Was the Federal Reserve Worried About This Massive Inflation Report?

After the Federal Reserve recently announced changes to loosen up its targeting of inflation while keeping interest rates at historic lows, some investors may have worried that inflation was already bubbling up. So far, that just is not being seen. In some ways, the new Fed policy announcement in August may have led the markets and the public into worrying that inflation was about to rise.

The Bureau of Labor Statistics (BLS) has released its Producer Price Index (PPI) for final demand, and there just is not any spike in the inflation report. This begs the question of what the Fed really is worried about.

Headline PPI was up 0.3%, and excluding food and energy, the core PPI reading was up 0.4% in the monthly readings for August. Dow Jones and Econoday had the consensus estimates at 0.2% for both the headline and the core readings.

The annual PPI readings are where the inflationary numbers would show up for the public, and these were benign as well. Headline PPI was down by 0.2% and the core was up 0.6% from August of 2019. The Econoday consensus estimates on the annualized readings were −0.3% for the headline PPI and up 0.3% on the core PPI reading.

According to the BLS report for August, and matching the gain in July, there was a 0.5% increase in the index for final demand services, versus a 0.1% gain in final demand goods. Two-thirds of the gain was also due to a 1.2% gain in margins for final demand trade services, which is measured by changes in margins received by wholesalers and retailers. The BLS further signaled that the indexes for final demand services less trade, transportation and warehousing and for final demand transportation and warehousing services moved up by 0.3% and 0.2%, respectively.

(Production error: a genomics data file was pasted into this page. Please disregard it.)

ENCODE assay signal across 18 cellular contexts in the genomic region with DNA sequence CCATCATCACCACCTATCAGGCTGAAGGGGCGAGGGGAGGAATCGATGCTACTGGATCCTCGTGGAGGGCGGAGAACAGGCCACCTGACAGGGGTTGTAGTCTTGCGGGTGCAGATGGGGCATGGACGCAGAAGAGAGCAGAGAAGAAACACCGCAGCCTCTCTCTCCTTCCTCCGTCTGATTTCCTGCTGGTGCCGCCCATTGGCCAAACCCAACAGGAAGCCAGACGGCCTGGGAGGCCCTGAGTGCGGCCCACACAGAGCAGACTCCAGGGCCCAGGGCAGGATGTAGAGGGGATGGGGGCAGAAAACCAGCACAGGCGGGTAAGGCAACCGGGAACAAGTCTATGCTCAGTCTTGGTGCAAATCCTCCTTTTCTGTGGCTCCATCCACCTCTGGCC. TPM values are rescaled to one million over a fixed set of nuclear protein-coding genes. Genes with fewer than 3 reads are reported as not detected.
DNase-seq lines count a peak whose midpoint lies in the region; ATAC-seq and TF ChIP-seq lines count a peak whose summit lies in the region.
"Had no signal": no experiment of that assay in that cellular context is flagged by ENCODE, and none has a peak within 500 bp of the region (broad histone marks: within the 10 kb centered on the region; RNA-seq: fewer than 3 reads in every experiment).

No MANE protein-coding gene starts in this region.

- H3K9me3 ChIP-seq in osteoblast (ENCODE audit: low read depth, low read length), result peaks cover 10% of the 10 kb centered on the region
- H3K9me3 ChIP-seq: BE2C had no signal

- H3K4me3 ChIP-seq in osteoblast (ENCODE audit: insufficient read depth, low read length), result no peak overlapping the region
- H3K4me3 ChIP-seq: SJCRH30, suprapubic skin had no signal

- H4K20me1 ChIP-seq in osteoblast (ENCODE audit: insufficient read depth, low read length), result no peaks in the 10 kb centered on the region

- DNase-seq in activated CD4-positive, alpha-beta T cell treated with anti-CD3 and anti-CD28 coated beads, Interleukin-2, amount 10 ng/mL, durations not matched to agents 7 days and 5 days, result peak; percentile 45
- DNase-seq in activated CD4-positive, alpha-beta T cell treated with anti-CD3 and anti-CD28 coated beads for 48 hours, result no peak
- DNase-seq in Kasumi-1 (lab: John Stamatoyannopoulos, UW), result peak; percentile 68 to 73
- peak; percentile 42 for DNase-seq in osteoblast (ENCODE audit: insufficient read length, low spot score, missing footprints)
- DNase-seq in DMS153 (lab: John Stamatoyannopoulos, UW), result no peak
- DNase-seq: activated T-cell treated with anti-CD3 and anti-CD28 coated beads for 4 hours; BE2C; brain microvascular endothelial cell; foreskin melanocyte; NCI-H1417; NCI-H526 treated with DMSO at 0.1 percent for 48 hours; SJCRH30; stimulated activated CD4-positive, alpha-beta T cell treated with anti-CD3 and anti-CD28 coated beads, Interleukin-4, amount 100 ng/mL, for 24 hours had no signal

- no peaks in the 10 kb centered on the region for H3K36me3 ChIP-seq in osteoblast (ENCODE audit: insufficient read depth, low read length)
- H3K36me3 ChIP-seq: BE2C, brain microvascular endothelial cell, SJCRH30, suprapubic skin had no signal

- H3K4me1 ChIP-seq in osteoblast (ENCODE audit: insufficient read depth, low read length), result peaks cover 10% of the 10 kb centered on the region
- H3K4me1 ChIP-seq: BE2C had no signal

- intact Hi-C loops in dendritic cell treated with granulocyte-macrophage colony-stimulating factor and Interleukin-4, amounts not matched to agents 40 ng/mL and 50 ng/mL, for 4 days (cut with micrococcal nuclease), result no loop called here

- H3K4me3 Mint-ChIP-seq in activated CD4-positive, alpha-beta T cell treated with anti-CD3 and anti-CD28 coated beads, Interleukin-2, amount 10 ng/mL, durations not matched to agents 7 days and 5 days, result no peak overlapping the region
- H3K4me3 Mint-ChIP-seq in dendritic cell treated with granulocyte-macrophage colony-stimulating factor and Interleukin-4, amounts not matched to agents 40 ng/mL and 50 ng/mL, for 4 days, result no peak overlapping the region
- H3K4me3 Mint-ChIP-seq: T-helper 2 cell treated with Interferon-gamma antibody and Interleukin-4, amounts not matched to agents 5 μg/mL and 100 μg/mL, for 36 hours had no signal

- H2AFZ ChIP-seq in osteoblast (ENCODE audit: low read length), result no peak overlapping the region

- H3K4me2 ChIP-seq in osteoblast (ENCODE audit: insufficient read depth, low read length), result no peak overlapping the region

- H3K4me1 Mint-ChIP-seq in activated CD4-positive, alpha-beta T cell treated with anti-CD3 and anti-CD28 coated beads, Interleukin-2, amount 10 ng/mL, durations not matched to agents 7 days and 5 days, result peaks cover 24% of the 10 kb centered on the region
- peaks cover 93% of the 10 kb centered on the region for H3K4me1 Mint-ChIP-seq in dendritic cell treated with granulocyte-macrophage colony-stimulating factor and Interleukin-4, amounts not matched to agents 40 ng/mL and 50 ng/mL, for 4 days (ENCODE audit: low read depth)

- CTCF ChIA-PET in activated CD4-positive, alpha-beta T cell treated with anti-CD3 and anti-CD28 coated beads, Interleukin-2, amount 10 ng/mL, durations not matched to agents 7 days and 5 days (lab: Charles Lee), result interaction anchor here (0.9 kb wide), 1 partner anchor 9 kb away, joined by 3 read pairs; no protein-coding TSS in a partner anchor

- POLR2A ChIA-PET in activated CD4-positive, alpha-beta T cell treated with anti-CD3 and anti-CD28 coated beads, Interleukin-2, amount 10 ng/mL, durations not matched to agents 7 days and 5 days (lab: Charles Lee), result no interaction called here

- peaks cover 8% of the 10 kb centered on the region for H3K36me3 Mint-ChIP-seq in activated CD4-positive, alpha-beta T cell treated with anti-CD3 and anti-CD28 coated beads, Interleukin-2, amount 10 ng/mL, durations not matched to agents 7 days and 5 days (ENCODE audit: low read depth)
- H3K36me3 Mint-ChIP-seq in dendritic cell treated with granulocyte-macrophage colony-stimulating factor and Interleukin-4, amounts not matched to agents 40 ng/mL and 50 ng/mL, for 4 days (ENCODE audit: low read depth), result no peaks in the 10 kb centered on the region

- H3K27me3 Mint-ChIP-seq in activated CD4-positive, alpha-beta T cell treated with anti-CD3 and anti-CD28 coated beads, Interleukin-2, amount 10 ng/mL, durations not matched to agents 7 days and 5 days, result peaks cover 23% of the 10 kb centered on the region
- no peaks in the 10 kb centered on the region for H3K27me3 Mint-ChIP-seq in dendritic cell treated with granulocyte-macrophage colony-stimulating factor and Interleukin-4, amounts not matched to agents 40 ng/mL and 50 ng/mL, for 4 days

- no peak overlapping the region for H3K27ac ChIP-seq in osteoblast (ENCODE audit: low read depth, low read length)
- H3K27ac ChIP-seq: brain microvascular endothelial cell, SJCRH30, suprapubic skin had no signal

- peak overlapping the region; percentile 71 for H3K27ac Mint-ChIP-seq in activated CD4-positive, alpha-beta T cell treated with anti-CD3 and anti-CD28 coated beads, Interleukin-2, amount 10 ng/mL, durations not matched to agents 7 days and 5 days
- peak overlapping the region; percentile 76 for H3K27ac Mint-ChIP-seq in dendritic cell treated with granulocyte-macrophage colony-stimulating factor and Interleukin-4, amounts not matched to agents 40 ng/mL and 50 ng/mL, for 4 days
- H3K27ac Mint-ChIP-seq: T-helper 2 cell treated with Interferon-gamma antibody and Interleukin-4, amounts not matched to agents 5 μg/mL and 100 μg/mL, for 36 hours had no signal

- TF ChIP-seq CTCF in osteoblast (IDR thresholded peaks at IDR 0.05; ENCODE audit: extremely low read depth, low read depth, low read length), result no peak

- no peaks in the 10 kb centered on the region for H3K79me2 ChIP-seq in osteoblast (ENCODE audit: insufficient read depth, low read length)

Almost 20% of the gain in prices during August was tied to a 1.1% increase in the margins for machinery, equipment, parts and supplies wholesaling. There were gains for the following components: automobiles and automobile parts retailing; truck transportation of freight; food retailing; portfolio management; and securities brokerage, dealing, investment advice and related services.

Lower prices for final demand were led by a decline of 4.5% in margins for chemicals and allied products wholesaling. The indexes for airline passenger services and investment banking were also lower.

While the BLS reported other metrics by sector, the reality is that this report just is not signaling any deep inflation at the producer level. Prices at the production level tend to act as a lead for prices at the consumer level, and that combined with West Texas Intermediate crude at close to $38 per barrel should signal that prices, at least for now, are not signaling any explosive warnings.

The public always has seemed to have worries about inflation. With the Fed trying to talk up inflation, and based on stimulative and quantitative easing actions into this recession and the Great Recession a decade ago, it seems that the real worry continues to be about staving off deflation.